Gross domestic product is the standard way of understanding a country's economy. In a GDP model, economic growth, income, consumer spending, and other factors of monetary value contribute to an overall picture of a country. Within each country, one then looks at such things as unemployment, equalization payments, feasibility of financial institutions, public debt, etc. In some ways, economic indicators, like GDP, have come to be the paradigm for understanding our world and the problems we face, and in turn shape the way policy is formed. But if the primary goal is economic growth and success in terms of dollars, something essential -- the well-being of people -- is put in second place.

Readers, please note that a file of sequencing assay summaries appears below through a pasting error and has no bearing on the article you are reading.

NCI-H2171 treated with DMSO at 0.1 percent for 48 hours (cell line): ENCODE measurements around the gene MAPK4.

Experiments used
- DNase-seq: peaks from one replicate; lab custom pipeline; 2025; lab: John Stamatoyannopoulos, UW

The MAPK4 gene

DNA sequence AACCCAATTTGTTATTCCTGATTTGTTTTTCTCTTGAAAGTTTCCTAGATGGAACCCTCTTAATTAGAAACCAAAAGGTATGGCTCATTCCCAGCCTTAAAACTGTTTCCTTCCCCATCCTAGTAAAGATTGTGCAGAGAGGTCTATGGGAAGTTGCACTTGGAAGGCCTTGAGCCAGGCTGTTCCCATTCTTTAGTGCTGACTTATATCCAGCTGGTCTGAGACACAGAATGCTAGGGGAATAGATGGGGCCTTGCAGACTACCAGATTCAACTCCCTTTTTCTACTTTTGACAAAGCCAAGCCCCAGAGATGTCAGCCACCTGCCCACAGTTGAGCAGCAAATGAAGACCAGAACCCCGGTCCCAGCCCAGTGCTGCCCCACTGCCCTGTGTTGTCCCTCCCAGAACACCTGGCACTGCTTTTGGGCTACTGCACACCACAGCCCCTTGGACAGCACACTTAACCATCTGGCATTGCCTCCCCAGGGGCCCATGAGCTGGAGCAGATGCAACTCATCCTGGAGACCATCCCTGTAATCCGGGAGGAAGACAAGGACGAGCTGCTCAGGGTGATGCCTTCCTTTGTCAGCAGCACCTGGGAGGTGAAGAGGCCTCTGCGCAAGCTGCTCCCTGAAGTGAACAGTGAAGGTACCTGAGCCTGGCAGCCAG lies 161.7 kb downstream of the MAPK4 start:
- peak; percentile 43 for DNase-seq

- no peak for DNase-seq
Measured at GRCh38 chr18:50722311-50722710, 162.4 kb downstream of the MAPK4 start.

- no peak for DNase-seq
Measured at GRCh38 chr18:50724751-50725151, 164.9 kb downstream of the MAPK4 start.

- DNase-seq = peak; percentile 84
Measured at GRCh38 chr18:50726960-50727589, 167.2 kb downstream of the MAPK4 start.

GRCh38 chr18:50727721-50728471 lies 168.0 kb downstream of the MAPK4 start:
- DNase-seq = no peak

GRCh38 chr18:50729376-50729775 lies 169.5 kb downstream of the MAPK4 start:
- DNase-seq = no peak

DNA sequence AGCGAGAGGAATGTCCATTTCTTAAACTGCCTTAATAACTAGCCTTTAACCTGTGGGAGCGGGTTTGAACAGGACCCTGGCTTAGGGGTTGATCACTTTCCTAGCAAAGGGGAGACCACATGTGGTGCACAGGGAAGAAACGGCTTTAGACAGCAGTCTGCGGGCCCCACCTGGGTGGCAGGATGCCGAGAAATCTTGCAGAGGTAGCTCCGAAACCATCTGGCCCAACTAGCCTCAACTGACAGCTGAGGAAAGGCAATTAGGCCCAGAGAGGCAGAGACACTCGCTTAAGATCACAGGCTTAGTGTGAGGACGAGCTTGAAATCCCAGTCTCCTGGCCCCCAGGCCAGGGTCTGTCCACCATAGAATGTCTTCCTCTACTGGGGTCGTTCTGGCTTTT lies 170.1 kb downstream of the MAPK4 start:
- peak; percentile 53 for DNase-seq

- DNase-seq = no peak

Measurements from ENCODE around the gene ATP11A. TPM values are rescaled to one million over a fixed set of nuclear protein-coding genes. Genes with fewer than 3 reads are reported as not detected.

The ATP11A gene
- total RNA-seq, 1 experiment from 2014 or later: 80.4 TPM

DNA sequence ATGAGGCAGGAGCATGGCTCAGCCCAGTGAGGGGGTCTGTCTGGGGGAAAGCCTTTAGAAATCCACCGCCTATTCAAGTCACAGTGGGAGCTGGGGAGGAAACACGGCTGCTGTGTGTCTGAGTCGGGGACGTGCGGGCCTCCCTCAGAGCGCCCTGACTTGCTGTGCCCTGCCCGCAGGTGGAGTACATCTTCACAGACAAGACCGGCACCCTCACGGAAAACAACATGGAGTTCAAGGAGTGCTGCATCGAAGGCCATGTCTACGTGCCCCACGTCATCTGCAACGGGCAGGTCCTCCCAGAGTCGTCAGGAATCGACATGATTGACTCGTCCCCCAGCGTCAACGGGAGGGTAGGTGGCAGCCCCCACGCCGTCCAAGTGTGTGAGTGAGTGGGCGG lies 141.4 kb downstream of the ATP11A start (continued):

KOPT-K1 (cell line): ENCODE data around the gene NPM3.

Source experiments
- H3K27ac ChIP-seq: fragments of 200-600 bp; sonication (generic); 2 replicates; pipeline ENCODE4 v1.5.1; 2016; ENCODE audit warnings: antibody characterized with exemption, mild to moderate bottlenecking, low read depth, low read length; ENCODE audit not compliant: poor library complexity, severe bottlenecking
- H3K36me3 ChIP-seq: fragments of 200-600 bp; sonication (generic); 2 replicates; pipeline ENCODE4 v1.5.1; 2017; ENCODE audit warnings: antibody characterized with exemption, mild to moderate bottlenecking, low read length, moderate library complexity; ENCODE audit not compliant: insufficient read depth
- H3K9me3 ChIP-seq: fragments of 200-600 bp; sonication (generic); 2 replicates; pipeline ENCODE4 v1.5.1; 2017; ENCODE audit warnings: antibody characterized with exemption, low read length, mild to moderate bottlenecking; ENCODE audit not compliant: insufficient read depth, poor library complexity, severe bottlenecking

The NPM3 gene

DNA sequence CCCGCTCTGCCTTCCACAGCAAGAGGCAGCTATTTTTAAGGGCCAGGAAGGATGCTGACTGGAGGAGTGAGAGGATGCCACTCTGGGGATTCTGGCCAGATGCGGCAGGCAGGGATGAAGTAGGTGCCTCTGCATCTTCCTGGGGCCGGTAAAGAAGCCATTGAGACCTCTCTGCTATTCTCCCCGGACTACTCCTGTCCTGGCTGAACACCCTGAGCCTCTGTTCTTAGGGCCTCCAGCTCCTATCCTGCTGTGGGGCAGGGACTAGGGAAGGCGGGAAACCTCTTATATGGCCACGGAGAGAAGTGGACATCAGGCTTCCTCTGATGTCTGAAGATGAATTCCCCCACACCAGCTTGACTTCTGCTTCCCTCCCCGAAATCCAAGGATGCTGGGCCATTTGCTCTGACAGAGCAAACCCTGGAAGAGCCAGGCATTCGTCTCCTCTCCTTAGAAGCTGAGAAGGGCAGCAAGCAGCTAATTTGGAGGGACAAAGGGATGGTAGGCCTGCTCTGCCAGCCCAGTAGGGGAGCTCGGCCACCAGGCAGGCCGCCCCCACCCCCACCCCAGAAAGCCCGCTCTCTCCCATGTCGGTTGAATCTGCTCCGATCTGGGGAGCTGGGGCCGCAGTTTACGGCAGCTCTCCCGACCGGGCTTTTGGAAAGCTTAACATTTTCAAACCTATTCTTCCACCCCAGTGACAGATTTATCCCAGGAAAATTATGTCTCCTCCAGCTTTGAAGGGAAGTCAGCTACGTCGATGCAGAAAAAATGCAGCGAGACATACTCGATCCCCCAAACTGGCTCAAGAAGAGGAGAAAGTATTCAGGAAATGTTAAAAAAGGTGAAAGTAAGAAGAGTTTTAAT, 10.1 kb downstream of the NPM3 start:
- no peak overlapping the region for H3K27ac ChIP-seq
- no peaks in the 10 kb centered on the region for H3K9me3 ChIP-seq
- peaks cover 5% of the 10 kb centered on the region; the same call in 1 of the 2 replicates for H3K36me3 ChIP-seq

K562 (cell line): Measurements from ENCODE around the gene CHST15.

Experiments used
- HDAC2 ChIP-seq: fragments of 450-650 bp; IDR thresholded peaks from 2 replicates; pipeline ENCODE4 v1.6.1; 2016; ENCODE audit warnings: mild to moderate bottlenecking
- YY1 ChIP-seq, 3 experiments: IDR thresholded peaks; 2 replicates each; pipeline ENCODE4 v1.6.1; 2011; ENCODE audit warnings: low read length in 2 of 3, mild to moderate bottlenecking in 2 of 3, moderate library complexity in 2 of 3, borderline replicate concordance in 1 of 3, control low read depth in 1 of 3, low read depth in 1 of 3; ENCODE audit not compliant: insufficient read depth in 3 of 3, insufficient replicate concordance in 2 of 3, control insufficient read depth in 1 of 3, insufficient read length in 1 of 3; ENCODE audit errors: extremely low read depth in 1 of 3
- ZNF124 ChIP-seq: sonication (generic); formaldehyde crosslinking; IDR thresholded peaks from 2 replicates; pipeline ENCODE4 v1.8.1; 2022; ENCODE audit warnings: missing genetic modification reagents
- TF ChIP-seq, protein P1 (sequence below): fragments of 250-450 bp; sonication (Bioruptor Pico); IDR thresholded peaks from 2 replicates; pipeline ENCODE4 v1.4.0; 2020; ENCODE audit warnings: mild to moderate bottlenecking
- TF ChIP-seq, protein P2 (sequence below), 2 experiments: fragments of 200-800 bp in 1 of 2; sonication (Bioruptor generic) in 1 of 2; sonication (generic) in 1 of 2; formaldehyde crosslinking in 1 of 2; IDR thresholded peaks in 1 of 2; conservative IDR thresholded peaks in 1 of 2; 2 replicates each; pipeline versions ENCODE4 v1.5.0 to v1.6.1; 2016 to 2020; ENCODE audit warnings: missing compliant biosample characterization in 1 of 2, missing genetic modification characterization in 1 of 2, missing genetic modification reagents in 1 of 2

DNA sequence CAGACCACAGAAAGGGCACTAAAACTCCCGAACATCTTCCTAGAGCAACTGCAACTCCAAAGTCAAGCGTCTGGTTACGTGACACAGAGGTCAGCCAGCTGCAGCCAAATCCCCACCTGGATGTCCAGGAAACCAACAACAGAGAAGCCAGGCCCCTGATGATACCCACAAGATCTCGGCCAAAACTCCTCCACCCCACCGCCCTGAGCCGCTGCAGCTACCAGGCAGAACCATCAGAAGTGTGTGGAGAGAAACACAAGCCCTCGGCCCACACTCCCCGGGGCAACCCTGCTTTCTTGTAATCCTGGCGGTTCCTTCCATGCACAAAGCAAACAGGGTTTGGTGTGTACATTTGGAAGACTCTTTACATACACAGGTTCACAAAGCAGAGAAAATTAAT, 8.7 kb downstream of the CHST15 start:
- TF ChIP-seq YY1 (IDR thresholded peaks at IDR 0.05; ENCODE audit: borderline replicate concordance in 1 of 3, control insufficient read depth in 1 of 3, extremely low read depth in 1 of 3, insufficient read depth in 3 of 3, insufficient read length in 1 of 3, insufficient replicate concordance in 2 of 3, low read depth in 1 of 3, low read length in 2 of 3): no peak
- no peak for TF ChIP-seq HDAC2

Gross national happiness, on the other hand, is a set of indices based on non-monetary factors, and has been used as a measure of success by Bhutan, a small country in the Himalayas. Decision making based on GNH asks, will the proposed action add or relieve stress from peoples lives? Will the proposed decision contribute to or detract from local culture? Will the proposed action make our people happier or ultimately take away from their happiness? These are simple questions demanding simple answers, and they show that sometimes what is asked is more important than the data retrieved.
Read more »